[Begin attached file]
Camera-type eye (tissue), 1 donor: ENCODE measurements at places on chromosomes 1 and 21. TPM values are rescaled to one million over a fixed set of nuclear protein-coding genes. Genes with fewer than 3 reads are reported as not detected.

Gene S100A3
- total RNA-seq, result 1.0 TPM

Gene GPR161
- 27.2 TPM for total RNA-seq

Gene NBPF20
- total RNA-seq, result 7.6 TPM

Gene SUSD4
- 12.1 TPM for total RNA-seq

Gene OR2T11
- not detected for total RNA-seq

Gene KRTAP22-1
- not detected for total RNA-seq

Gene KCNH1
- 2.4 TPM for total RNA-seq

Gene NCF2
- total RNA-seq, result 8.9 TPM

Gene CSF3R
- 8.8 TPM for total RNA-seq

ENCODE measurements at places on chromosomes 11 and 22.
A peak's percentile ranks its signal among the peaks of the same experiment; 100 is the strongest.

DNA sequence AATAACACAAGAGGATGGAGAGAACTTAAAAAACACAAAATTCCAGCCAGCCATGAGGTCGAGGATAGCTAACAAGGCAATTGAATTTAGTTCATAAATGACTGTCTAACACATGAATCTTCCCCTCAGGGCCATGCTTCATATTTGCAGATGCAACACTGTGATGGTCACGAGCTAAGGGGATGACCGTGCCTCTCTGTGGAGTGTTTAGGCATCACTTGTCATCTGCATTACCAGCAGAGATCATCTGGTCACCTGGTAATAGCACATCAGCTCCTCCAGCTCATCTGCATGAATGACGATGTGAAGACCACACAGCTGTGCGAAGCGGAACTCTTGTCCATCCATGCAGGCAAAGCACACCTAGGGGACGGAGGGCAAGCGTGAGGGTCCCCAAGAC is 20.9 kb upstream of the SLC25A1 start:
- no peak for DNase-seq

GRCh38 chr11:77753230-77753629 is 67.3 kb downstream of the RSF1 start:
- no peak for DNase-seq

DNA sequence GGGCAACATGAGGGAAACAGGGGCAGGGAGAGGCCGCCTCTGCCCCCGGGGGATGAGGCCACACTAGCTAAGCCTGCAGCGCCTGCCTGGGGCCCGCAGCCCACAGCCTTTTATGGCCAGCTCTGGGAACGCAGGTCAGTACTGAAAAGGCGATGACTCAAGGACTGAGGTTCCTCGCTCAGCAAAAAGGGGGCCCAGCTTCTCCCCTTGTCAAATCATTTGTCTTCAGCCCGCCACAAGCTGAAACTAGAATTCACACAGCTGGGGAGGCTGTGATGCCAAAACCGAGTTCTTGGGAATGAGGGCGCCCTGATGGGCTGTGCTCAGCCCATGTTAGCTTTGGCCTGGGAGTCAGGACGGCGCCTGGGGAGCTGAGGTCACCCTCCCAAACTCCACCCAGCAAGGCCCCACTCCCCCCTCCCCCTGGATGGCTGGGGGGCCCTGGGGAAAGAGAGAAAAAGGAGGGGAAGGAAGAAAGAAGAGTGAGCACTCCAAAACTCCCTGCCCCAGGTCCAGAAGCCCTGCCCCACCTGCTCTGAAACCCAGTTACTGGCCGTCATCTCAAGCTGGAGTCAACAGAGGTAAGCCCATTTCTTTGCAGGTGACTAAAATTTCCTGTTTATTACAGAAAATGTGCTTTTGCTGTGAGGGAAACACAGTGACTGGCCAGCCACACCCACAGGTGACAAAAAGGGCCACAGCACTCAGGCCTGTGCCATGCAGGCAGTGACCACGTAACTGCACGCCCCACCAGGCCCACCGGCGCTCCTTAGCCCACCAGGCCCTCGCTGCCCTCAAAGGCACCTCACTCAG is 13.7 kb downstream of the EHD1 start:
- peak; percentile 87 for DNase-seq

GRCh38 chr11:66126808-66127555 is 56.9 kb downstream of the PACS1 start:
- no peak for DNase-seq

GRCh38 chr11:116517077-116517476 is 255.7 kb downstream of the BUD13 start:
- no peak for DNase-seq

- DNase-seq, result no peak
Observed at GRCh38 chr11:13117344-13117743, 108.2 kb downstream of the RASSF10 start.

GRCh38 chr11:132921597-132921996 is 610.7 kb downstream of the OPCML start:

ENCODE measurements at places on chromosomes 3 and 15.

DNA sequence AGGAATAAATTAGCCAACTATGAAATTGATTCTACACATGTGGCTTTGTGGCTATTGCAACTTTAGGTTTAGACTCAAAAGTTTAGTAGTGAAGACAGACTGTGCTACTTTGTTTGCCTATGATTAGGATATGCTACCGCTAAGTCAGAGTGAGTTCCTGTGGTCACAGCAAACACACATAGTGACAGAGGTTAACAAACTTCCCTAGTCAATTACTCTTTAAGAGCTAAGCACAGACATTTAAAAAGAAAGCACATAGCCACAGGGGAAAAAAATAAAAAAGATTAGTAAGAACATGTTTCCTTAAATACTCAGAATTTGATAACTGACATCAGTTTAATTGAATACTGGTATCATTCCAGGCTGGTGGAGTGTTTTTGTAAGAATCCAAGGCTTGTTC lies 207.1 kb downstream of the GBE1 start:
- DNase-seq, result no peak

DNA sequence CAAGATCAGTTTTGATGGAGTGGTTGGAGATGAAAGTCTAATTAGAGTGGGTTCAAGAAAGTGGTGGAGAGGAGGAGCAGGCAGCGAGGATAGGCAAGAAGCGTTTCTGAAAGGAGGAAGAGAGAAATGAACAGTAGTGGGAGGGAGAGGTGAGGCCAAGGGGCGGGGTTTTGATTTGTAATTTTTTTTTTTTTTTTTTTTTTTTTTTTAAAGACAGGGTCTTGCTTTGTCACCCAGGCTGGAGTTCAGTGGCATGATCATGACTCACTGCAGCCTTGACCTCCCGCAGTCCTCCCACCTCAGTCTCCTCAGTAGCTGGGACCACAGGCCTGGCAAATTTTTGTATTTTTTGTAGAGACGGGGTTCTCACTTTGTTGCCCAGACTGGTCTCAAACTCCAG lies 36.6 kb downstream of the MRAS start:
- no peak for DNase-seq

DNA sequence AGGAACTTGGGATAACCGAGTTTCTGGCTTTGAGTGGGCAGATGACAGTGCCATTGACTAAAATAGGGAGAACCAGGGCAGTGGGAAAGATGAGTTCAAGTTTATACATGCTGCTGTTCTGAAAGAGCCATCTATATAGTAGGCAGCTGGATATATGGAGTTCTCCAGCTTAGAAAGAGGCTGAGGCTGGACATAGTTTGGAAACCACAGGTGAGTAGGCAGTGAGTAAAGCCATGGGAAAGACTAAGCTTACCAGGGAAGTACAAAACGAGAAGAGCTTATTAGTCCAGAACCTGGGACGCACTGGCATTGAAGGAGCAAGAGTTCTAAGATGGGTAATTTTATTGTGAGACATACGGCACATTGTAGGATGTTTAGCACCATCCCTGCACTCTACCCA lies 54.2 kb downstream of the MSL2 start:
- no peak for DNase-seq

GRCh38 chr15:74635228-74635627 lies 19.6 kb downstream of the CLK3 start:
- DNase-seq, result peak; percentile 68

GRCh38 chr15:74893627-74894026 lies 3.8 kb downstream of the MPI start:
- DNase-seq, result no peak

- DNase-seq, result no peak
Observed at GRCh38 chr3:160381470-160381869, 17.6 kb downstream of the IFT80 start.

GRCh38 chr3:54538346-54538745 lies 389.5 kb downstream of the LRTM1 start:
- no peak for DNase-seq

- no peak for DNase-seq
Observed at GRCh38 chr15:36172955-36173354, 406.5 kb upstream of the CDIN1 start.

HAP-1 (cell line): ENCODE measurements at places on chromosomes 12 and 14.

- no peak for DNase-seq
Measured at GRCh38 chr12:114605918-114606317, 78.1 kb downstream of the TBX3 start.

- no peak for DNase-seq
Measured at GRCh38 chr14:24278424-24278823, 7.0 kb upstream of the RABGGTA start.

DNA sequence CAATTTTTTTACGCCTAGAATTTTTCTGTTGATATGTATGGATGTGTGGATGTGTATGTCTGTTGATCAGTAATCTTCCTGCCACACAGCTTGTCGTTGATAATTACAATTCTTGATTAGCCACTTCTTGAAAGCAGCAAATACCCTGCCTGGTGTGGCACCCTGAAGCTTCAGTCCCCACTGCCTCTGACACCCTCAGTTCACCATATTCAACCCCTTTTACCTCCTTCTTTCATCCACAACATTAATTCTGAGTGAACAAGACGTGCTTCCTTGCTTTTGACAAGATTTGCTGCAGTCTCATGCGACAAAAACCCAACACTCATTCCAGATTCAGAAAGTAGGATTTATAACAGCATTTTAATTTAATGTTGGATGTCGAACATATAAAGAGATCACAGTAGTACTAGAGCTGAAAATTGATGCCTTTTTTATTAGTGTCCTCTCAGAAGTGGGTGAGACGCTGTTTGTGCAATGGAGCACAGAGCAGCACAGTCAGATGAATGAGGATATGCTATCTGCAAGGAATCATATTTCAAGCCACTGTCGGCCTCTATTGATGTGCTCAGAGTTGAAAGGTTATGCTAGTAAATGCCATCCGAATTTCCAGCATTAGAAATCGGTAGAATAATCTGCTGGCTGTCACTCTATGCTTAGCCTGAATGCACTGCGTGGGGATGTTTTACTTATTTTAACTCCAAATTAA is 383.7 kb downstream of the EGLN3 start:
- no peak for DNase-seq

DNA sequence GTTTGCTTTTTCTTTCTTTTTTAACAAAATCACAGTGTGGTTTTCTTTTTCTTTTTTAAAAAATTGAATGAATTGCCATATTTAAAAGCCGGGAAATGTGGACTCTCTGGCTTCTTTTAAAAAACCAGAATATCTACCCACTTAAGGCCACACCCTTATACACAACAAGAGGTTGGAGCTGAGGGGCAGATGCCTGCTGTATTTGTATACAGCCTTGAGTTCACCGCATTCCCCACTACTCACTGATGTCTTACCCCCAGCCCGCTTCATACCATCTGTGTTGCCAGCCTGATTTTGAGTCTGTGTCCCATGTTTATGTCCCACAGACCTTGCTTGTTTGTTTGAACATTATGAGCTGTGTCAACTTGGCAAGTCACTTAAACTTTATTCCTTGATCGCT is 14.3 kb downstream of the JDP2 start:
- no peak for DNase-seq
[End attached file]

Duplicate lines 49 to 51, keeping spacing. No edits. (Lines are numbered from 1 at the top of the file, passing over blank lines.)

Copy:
- no peak for DNase-seq

- no peak for DNase-seq
Observed at GRCh38 chr15:36172955-36173354, 406.5 kb upstream of the CDIN1 start.